Conclusion

The basic development of her character is governed by the question of whether she will emerge from that contact with her conscience and optimism intact or whether she will be bruised, hurt, or destroyed like Boo Radley and Tom Robinson. Thanks to Atticus's modern upbringing and wisdom, Scout learns that though humanity has a great capacity for evil, it also has a great capacity for good, and that the evil can often be mitigated if one approaches others with an outlook of sympathy and understanding. Scout's development into a person capable of assuming that outlook marks the culmination of the novel and indicates that, whatever evil she encounters, she will retain her conscience without becoming cynical or jaded. Though she is still a child at the end of the book, Scout's perspective on life develops from that of an innocent child into that of a near grown-up. That is why I consider her one of the significant figures in the novel. She is the character that carries the reader through the story as the narrator and as the character the novel follows. Atticus is not the only significant character in to kill a mockingbird. Without each other the storyline wouldn't be strong. Each character acts as a 'foil' for the other and are interdependent in their significance however he does play the most important role as the novels moral backbone, voice of conscience and guide to his well brought up children. Alice Renouf-Donaldson ...read more.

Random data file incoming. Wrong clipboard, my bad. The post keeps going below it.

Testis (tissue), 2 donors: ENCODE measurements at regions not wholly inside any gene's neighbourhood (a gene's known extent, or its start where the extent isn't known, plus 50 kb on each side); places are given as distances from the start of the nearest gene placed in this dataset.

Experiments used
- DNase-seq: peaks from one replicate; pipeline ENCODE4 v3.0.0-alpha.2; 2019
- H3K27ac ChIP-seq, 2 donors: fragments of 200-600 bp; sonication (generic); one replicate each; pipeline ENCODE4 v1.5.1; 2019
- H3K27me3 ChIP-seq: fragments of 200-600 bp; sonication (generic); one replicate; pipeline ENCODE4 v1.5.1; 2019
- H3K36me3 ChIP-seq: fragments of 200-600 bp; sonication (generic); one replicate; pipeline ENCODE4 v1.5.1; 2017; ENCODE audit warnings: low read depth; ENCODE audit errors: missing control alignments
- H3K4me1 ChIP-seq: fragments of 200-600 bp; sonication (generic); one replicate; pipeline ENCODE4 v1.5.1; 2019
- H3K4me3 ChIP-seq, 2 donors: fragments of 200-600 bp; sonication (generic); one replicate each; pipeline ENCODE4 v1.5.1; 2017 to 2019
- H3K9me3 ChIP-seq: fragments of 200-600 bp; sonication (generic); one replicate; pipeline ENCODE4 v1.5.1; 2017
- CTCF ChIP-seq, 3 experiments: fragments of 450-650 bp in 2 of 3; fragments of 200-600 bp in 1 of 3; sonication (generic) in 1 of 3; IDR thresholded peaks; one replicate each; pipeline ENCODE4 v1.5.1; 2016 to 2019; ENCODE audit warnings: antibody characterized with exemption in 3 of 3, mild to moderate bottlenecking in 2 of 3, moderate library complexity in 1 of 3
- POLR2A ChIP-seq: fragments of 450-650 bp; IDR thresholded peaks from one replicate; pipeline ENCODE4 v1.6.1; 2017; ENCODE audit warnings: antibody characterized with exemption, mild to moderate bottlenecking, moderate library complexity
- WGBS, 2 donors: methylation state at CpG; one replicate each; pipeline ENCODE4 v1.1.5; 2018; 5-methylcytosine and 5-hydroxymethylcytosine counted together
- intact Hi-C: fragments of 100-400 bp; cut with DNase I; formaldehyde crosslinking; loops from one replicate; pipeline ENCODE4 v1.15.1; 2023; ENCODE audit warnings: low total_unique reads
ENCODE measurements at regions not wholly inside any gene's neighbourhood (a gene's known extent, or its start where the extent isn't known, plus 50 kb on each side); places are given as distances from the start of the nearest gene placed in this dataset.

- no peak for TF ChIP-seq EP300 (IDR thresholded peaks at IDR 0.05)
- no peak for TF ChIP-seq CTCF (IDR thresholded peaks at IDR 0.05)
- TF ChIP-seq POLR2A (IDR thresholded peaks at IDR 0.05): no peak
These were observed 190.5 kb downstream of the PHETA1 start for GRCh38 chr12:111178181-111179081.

The above preview is unformatted text

This student written piece of work is one of many that can be found in our GCSE Harper Lee section.

Found what you're looking for?

  • Start learning 29% faster today
  • 150,000+ documents available
  • Just £6.99 a month

Not the one? Search for your essay title...
  • Join over 1.2 million students every month
  • Accelerate your learning by 29%
  • Unlimited access from just £6.99 per month

See related essaysSee related essays

Related GCSE Harper Lee essays

  1. Marked by a teacher

    In this essay I will be exploring Jem and Scout's journey to maturity throughout ...

    5 star(s)

    At the time however, I thought the only explanation for what he did was that for a few minutes he simply went mad.' This passage shows her immaturity as a child, because as she recalls that time she uses the phrase 'I took it for granted that he kept his temper'.

  2. How influential is the setting of 'To Kill a Mockingbird' to the novel's plot ...